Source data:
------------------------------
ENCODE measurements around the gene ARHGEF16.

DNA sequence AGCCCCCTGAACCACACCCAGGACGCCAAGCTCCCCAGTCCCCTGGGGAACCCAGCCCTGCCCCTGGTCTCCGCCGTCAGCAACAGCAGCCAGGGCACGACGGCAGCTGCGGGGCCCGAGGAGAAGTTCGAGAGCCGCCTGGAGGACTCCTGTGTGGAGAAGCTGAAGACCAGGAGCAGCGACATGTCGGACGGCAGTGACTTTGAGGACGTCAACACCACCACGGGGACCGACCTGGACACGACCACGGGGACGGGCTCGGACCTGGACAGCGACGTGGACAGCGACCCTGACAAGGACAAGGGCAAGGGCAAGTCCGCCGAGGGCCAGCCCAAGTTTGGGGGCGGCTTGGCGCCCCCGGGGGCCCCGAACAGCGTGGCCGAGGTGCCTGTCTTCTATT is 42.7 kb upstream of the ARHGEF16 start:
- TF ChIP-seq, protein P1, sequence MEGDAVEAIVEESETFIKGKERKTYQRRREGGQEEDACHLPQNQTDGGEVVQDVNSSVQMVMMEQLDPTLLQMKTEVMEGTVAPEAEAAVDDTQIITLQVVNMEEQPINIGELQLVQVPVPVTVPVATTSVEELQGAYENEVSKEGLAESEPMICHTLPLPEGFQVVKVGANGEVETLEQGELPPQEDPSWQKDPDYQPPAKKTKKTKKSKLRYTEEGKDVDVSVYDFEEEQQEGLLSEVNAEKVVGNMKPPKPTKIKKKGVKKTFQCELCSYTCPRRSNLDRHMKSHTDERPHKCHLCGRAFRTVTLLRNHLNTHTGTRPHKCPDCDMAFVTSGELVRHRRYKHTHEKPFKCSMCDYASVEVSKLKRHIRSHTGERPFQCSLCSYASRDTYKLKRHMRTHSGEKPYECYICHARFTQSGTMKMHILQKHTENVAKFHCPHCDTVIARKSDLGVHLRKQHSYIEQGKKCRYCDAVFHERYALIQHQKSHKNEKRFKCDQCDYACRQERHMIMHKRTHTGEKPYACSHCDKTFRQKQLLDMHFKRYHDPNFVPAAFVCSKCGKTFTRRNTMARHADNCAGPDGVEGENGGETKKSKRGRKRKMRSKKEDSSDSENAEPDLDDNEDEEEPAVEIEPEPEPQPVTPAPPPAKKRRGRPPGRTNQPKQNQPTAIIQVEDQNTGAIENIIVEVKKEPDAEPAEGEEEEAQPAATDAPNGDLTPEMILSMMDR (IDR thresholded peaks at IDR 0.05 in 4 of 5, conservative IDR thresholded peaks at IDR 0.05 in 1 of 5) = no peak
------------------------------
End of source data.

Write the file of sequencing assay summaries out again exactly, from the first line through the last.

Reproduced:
ENCODE measurements around the gene ARHGEF16.

DNA sequence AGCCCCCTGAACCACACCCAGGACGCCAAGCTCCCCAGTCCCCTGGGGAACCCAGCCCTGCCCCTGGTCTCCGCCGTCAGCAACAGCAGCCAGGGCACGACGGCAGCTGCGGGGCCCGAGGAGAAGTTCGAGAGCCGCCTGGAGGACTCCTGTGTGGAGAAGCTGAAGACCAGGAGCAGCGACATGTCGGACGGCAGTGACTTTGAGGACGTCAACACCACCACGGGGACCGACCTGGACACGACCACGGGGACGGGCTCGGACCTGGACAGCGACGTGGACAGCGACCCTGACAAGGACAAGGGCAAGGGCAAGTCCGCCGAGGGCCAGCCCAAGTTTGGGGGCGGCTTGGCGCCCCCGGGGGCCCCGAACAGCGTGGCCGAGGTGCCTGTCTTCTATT is 42.7 kb upstream of the ARHGEF16 start:
- TF ChIP-seq, protein P1, sequence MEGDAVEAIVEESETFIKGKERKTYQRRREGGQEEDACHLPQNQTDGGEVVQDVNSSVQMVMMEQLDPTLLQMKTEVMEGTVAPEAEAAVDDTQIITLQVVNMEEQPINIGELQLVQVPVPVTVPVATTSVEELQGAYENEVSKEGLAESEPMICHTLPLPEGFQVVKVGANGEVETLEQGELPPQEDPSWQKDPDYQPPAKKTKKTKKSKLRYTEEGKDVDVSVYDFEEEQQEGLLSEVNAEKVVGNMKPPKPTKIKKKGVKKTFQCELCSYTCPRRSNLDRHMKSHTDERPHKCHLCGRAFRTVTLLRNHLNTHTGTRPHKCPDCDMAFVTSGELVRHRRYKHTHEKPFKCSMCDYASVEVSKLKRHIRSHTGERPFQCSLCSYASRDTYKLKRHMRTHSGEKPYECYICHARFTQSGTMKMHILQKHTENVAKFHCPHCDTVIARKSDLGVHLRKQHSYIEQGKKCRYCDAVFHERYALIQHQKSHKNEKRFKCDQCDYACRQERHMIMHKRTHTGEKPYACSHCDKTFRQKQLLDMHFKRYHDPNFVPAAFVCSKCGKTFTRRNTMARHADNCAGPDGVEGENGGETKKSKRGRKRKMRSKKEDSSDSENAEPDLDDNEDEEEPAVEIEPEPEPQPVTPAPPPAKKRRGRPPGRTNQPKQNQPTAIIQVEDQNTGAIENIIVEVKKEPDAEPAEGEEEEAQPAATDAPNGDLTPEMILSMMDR (IDR thresholded peaks at IDR 0.05 in 4 of 5, conservative IDR thresholded peaks at IDR 0.05 in 1 of 5) = no peak